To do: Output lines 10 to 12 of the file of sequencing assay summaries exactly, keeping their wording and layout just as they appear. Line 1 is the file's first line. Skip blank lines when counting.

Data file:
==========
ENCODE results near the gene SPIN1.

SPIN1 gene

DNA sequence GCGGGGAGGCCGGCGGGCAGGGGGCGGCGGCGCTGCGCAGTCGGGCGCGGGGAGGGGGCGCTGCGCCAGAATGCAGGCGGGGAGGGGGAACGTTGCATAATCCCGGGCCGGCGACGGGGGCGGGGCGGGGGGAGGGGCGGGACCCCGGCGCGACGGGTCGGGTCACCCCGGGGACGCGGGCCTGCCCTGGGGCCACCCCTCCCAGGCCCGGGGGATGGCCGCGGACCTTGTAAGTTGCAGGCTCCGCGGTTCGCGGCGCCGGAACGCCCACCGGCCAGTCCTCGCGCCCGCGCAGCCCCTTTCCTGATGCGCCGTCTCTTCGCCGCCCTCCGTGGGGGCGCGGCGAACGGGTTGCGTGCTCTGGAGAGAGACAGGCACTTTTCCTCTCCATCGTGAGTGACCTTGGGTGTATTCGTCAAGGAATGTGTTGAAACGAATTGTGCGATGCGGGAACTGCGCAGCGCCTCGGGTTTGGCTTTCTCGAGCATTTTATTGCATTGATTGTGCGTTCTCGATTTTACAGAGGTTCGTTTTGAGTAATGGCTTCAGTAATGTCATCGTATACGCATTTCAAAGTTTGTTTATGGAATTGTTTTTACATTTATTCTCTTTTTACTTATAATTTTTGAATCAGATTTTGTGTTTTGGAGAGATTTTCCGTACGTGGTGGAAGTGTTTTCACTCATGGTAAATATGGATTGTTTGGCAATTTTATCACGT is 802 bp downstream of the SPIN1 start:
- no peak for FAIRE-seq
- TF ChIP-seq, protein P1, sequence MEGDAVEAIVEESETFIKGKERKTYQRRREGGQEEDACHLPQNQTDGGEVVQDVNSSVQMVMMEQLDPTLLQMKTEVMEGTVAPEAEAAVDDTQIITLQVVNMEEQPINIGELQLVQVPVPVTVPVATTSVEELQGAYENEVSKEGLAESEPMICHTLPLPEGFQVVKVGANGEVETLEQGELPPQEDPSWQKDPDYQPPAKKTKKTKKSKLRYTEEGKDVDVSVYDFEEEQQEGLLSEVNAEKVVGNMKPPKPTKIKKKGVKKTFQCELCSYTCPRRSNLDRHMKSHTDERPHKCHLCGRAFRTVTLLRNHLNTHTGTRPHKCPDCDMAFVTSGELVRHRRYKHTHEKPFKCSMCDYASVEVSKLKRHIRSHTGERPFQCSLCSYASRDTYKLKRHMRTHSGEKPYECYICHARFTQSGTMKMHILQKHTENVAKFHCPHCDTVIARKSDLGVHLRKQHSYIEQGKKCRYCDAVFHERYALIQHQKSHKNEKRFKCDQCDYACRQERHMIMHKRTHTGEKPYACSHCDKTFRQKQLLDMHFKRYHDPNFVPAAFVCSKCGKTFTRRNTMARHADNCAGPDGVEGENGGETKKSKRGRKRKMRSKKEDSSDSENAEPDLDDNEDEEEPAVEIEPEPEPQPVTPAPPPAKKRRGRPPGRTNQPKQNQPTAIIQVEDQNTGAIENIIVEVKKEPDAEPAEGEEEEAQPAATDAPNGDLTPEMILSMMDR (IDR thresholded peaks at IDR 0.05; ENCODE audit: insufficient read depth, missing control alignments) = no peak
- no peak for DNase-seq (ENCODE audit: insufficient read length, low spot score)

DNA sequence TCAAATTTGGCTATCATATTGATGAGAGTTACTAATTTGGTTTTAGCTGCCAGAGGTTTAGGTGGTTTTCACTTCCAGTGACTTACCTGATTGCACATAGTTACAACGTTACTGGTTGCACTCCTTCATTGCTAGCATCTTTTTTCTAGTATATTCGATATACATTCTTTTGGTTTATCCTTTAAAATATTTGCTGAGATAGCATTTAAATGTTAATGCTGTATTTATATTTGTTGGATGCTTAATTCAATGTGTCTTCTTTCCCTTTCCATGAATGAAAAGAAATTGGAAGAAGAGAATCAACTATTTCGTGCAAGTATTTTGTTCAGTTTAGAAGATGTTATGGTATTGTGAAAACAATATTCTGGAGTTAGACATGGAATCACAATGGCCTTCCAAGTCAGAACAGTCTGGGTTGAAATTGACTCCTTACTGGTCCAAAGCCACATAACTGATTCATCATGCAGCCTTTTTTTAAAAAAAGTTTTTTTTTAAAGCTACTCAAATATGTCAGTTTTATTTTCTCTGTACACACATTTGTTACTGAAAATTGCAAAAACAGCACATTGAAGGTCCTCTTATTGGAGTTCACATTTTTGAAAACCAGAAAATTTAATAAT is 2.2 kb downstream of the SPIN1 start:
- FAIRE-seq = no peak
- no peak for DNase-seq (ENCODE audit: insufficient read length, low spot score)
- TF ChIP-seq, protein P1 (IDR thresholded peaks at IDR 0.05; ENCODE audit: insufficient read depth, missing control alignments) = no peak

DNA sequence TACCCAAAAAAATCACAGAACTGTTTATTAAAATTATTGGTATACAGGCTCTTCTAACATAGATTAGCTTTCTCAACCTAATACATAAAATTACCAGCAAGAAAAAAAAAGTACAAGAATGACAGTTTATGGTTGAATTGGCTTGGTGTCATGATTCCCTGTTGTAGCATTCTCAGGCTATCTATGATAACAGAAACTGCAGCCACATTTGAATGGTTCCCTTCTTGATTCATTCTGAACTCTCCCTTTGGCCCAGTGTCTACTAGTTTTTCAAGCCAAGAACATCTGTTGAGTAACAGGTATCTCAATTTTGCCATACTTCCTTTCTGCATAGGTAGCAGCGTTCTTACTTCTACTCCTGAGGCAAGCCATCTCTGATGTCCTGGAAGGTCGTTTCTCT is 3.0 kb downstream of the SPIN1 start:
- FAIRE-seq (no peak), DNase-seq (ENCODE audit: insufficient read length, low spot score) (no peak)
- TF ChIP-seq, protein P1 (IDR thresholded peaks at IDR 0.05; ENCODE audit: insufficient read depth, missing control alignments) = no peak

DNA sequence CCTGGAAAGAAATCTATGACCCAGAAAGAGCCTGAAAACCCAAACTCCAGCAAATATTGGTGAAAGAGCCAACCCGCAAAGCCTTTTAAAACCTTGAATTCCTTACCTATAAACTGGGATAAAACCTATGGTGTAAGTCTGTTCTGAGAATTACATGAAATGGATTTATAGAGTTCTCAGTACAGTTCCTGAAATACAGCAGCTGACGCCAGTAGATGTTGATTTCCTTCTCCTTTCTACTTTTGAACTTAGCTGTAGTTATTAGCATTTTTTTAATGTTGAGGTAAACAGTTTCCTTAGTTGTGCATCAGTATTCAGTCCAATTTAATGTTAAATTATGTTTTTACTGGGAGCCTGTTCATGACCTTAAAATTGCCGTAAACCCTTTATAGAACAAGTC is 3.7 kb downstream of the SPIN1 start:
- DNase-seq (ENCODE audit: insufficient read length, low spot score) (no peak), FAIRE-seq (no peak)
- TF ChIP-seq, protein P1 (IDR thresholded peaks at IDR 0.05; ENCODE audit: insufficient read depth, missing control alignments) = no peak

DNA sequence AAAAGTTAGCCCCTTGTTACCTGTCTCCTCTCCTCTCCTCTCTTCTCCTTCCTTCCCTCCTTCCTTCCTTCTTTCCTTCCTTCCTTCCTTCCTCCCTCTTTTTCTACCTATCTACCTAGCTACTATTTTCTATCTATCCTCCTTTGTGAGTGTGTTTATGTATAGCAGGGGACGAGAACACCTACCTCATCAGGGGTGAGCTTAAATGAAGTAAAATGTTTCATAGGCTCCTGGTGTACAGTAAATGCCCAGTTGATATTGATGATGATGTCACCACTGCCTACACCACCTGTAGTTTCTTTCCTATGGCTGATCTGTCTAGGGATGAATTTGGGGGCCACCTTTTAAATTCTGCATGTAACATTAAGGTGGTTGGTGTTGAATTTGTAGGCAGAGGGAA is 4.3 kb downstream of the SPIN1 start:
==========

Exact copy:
- TF ChIP-seq, protein P1 (IDR thresholded peaks at IDR 0.05; ENCODE audit: insufficient read depth, missing control alignments) = no peak

DNA sequence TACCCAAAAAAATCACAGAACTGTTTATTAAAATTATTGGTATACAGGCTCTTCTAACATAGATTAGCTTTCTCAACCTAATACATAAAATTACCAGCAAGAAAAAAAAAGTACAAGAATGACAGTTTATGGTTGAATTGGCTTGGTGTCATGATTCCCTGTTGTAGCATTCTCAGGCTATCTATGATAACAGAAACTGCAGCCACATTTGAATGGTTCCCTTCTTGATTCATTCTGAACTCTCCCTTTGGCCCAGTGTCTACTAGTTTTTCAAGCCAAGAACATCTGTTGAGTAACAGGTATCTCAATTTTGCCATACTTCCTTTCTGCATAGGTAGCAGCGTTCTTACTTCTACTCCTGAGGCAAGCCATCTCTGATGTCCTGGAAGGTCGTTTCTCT is 3.0 kb downstream of the SPIN1 start:
- FAIRE-seq (no peak), DNase-seq (ENCODE audit: insufficient read length, low spot score) (no peak)